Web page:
A low carbohydrate method should be the first line approach to manage patients with type 2 diabetes and most likely prolong lifespan, according to a group of leading experts from the Netherlands. These were the findings and conclusions derived from the exciting new study that took place at Leiden University.
The crux of the research was a large-scale review of randomised controlled trials of a moderate low carbohydrate diet, where up to 40 per cent of calories come from carbohydrates. The study which was published in the American Journal of Clinical Nutrition, reveals how it has a significant superiority over a low fat diet, where up to 30 per cent of calories come from fat, in the short term for glucose control and cardiovascular risk factors type 2 diabetics. The results of the study and research at Leiden University show how the former diet also has a marginal long term benefit in the same areas.
Type 2 Diabetes Has Been All Over The News in The United Kingdom
Type 2 diabetes has made big headlines in the United Kingdom recently as Labour’s deputy leader Tom Watson has revealed that he was diagnosed with Type 2 diabetes but has “reversed” the disease by adopting a radically different keto style, low carbohydrate method that has meant he has come off his previous medication. Labour is a leading UK political party.
Politician Tom Watson said that he initially developed diabetes through being “overweight, deeply unfit, [and] addicted to sugar and unhealthy fast foods”. However, Tom has since lost 44.5kg (7 stone) since being diagnosed in the summer of 2017. In fact he has improved his health so much that his diabetes is now in remission, so he claims.
Not only that Tom Watson has eliminated all junk food, processed food, starchy carbohydrates and refined sugar from his daily diet. He also says that he does not even eat fruit such as bananas because they contain some sugar.
Low Carb Sugar Restricted Food as a First Line of Defense
Going back to the study at Leiden University in the Netherlands, research co-author Professor Hanno Pijl said: “There is no plausible explanation for recent media reports that average carb consumption prolongs health span in all of us. Indeed, minimally processed, low carb (starch and sugar restricted) food should be the first line dietary approach in the management of type 2 diabetes and the metabolic syndrome.”
Only last month, a further study that was published in the Lancet Public Health journal found consuming a diet that is either very high or very low in carbohydrates is associated with a shorter life expectancy. While there are always exceptions to the rule the study found that eating carbohydrates in moderation seems to be optimal for health and living a long life. As such there exists a “sweet spot” that is found somewhere in the middle at 50 per cent of calories.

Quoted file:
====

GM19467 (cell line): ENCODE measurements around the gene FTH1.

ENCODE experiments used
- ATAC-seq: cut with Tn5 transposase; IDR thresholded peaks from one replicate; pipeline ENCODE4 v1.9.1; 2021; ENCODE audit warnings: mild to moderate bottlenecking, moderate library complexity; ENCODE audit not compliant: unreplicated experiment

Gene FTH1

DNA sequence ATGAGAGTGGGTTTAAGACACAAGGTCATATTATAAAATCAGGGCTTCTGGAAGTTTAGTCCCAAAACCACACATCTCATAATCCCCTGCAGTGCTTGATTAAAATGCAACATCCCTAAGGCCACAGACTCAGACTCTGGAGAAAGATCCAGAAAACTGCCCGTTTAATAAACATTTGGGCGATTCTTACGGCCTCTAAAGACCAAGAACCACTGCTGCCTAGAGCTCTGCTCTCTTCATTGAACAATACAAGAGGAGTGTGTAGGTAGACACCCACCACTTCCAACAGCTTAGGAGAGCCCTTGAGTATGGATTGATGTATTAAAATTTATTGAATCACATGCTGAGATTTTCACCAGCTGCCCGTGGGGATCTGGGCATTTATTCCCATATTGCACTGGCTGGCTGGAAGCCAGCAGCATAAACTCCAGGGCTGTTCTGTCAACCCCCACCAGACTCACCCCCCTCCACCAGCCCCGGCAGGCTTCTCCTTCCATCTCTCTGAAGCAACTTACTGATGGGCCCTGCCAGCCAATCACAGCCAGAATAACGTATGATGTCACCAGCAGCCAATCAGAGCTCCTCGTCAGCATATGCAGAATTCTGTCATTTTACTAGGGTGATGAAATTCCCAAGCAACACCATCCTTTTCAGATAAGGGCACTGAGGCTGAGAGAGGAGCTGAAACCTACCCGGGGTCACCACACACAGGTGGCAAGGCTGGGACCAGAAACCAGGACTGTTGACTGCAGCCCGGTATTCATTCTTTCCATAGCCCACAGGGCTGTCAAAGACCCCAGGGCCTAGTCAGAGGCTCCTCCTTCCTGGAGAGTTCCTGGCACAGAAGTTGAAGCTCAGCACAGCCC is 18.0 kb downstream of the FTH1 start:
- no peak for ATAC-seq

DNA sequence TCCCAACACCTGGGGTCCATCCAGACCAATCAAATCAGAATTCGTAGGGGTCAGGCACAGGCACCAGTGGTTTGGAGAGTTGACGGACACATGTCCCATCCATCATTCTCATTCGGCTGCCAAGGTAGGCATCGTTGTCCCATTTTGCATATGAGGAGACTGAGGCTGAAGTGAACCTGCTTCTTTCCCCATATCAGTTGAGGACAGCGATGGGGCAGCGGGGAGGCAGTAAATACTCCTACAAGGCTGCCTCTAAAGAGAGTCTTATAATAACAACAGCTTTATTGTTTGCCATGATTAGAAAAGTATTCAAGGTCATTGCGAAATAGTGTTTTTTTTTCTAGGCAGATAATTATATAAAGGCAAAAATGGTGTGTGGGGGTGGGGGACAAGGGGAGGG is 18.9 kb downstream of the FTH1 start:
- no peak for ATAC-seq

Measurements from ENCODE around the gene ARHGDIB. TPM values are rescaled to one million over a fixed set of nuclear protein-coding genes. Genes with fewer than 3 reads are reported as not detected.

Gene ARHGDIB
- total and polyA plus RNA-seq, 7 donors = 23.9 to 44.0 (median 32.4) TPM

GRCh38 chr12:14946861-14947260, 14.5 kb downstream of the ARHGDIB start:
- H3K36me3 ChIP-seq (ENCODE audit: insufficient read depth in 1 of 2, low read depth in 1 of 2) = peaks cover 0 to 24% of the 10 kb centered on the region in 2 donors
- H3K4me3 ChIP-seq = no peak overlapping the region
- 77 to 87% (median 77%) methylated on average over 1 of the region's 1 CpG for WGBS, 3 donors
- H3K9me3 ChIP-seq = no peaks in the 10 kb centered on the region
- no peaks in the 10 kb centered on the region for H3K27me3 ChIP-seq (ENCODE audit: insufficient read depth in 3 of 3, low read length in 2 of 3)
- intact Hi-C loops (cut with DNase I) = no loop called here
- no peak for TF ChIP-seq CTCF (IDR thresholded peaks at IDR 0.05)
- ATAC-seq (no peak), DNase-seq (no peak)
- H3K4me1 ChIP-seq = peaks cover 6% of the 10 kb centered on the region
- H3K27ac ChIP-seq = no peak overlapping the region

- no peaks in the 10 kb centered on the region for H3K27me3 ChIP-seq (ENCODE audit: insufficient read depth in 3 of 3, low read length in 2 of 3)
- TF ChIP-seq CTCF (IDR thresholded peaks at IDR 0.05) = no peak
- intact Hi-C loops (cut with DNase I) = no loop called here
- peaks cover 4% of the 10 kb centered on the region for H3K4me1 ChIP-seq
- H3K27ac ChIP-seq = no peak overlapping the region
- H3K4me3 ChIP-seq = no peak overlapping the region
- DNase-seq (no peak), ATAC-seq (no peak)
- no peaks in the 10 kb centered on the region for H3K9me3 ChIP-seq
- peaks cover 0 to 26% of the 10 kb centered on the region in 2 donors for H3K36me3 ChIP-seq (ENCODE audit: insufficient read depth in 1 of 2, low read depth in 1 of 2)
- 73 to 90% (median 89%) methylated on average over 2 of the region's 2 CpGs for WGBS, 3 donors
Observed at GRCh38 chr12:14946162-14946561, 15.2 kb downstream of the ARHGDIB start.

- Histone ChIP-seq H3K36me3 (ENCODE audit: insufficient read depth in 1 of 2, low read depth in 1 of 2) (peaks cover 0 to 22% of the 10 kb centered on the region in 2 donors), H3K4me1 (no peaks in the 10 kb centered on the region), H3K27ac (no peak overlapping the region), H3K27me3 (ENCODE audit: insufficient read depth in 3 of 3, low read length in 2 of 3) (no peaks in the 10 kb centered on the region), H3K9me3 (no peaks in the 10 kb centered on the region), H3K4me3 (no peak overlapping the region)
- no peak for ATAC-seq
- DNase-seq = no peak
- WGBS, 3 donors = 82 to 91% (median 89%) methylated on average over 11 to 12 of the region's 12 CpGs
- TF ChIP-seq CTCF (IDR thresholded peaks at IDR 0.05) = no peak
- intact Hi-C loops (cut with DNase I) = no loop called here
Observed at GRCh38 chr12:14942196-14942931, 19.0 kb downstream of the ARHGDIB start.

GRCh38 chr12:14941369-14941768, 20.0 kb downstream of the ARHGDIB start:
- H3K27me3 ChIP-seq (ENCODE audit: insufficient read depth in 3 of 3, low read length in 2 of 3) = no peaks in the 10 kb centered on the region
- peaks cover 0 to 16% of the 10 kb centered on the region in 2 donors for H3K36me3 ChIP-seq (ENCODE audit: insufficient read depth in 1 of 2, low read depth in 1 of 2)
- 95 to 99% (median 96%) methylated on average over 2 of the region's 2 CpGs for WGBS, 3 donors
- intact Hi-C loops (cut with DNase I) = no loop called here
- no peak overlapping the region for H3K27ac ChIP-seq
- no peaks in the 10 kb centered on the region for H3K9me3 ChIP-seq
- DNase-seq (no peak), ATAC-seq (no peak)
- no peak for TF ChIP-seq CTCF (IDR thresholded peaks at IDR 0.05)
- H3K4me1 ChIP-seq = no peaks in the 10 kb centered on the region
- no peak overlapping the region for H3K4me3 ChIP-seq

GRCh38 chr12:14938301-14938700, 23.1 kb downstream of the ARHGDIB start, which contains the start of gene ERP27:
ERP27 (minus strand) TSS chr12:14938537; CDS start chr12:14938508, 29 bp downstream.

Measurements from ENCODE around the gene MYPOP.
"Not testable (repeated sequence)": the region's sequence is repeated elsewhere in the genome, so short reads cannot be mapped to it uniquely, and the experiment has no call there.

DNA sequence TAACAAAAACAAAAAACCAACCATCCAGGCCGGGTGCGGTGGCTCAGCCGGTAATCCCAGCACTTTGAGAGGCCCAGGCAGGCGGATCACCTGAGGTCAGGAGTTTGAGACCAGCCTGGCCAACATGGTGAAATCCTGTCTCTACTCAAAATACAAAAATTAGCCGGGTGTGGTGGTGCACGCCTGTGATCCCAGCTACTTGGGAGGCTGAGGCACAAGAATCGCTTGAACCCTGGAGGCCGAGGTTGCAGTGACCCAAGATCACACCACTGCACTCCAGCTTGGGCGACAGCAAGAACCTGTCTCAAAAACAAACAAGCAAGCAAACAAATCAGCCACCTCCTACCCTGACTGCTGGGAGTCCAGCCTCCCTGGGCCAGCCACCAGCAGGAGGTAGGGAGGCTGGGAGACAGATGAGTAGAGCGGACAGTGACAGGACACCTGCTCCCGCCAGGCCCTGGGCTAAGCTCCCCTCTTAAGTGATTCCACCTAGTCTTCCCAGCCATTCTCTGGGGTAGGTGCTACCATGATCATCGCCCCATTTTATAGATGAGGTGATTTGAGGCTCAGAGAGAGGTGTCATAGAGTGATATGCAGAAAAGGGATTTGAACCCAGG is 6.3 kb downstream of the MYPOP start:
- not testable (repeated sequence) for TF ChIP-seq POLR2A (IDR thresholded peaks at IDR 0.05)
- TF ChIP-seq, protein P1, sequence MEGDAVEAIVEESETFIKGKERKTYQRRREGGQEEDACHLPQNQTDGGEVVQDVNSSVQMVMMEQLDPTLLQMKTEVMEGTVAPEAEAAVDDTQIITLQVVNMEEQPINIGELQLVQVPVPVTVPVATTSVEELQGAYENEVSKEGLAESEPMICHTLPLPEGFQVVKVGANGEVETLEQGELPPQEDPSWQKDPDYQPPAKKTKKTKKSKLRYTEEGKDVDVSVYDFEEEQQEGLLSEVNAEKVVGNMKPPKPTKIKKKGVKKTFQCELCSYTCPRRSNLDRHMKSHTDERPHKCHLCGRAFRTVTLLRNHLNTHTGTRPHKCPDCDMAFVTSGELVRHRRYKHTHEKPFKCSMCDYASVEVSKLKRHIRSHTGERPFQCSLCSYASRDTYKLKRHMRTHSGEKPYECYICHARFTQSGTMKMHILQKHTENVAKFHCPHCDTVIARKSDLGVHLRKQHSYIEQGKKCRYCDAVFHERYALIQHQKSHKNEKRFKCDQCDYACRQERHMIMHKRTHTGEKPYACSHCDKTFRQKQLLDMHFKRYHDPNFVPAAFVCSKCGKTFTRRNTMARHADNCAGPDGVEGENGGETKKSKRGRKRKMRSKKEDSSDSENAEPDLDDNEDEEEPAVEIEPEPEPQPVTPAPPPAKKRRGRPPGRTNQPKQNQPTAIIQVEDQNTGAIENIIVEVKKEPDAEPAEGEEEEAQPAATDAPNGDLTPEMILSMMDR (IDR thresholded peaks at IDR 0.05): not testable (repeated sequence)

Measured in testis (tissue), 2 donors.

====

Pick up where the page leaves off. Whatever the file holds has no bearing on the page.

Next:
Fuelling The Ongoing Low Carbohydrate Method / Fat Diet Debate
So the findings from this latest study in the Netherlands will most certainly add much additional fuel to carbohydrate/fat diet debate which has split the scientific and public health community around the world. High profile adopters of ketogenic style diets like Tom Watson only serve to increase media intensity. After all poor or mismanaged diets can lead to health problems which in turn can place huge strain on public health services.
Dr Aseem Malhotra, a London-based cardiologist and anti-obesity campaigner, said in a discussion of the findings with the authors and other health experts in the British Journal of Sports Medicine podcast that doctors have “a duty and responsibility to our patients and scientific integrity”. He had this to say on the matter:
“This means we must give advice based on what the up to date totality of evidence says. In my view there is no doubt that the misguided low fat food movement that has driven up consumption of sugar and starchy carbohydrate in the population is at the root of the type 2 diabetes epidemic. “This is a condition which has an average reduction in life expectancy of 5 to 10 years.
A Low Carb Approach is the Most Effective Way to Manage Type 2 Diabetes
It is now clear that a low carbohydrate approach is the most effective way to manage type 2 diabetes, not only in terms of glucose control and improving cardiovascular risk factors but for many reverses the condition entirely. It’s most likely that a real food, healthy low carbohydrate diet will lengthen lifespan, not shorten it.
“ More people than ever have diabetes and more people than ever are at risk of Type 2 diabetes, rates of which have risen sharply in recent years alongside the obesity epidemic. If nothing changes, more than five million people will have diabetes in the UK by 2025 – 90 per cent of whom will be type 2.
Arjun Panesar, who is currently the chief executive of diabetes.co.uk, had this to say about encouraging patients to consider adopting a low carb diet to help manage their type 2 diabetes.
We have been astounded by the global impact that the Low Carb Program is having on redefining the understanding of type 2 diabetes, it’s metabolic underpinning and the opportunity to put it into remission.
Not only is this opportunity achievable, it is sustainable and scalable. “To date, 350,000 people have joined the Low Carb Program, with published 1-year outcomes demonstrating an average weight loss of 7.4kg, that 40 per cent of people who start on a medication no longer require it and 1 in 4 people who complete the program in remission at 1 year.
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